Lido Beach, shown Thursday with protective sand dunes in the...

Lido Beach, shown Thursday with protective sand dunes in the foreground, is one of several Long Island communities slated for environmental upgrades under the new state budget. Credit: Yeong-Ung Yang

The state’s new $168 billion budget allocates funding toward a number of environmental initiatives on Long Island, including $5 million for the Sandy-damaged Bay Park Sewage Treatment Plant, $1.5 million for sewer improvements in Suffolk County and $7.6 million for storm restoration and beach renourishment in Point Lookout and Lido Beach.

Funding for research of nitrogen-removing septic systems, anti-Southern pine beetle efforts, programs to reduce pesticide use and lab facilities to test for drinking-water contaminants are also included in the overall spending plan.

Requiring large institutions to recycle food waste and an initiative to protect and enhance forest lands did not make it into the final version of the budget bills.

Basil Seggos, commissioner of the state Department of Environmental Conservation, said, though, the funding for projects on Long Island was encouraging in an “austerity budget year” when the state is facing a $4.4 billion deficit.

“The fact that so much was dedicated to the environment, it shows the commitment of the governor,” Seggos said.

Many of the items — $2 million for the Central Pine Barrens Commission, $900,000 for the Long Island South Shore Estuary Reserve and $200,000 for the Peconic Estuary Program — were funded through the $300 million Environmental Protection Fund, or EPF, a fund in the overall budget created in 1993 dedicated to environmental initiatives.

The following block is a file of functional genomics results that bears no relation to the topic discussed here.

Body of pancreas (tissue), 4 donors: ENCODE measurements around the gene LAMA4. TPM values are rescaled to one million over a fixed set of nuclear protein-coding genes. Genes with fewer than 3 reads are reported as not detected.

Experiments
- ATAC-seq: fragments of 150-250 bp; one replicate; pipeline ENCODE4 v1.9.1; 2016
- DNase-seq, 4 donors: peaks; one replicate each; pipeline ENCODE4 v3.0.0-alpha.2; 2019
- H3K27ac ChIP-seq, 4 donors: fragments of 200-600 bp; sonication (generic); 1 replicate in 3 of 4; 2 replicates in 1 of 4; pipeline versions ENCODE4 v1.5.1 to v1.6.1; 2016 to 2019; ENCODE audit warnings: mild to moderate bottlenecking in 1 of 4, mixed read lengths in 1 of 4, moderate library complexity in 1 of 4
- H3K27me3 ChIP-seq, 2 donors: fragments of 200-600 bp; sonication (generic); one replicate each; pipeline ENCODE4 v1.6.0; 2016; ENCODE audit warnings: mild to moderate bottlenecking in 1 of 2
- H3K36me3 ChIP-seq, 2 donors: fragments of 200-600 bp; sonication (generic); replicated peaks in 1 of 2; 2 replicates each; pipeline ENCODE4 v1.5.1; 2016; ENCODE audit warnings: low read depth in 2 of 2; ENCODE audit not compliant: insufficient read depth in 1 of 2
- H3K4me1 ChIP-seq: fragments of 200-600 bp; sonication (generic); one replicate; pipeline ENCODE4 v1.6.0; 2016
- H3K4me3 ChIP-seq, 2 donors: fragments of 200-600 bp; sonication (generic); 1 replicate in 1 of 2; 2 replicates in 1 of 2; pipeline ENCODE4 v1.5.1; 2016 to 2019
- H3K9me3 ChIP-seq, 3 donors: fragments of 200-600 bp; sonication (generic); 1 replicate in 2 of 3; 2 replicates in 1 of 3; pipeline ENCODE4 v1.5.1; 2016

“We’re very pleased with the environmental allocation in the EPF,” said Adrienne Esposito, executive director of the Farmingdale-based Citizens Campaign for the Environment. “Long Island got some critical funding for necessary projects.”

The Bay Park Sewage Treatment Plant, which was knocked offline during the 2012 superstorm and is still operating mostly on generators, is slated to get $5 million in reappropriated funds for sewer connections, nitrogen-removal treatment and costs associated with Nassau County plans to connect Bay Park to an existing outfall pipe at Cedar Creek Wastewater Treatment Plant.

The East Rockaway plant has received more than $800 million in federal money for restoration and upgrades since Sandy. Connecting Bay Park to Cedar Creek is an integral part of county plans to divert effluent, which now flows into Reynolds Channel and has increased nitrogen loading in the Western Bays, damaging water quality.

“We’re very grateful to the state for any help they can give,” Nassau County Executive Laura Curran told Newsday.

The budget also includes funding for other high-profile antipollution efforts. In addition to $3 million for Suffolk County and Stony Brook University to research ways to reduce nitrogen flowing from cesspools and septic systems, Stony Brook’s Center for Clean Water Technology will also get $1 million to research ways to remove from drinking water 1,4-dioxane, a probable carcinogen that is unregulated and found in trace amounts throughout Long Island’s groundwater. The facility will also get $500,000 for new laboratory facilities to test for perfluorinated compounds, another unregulated contaminant found locally.

The final budget also includes $250,000 to study the feasibility of building a storm-surge barrier along the South Shore.

“A sea gate study is absolutely critical if we want to protect our homes and families from another superstorm Sandy,” Assemb. Christine Pellegrino (D-West Islip) said in a news release. “Too many lives, businesses and properties are at stake.”

The Long Island Commission for Aquifer Protection received $200,000 to maintain its online program WaterTraq, which provides water quality testing data, as well as $250,000 authorized in last year’s budget but not appropriated.

“When people learn about WaterTraq, they tend to use it to educate themselves about groundwater threats and how water suppliers address these threats and supply safe drinking water,” said LICAP vice chairman Jeffrey W. Szabo, who is also CEO of the Suffolk County Water Authority. “And when people educate themselves on these important issues, it bodes well for the long-term protection of our water supply.”

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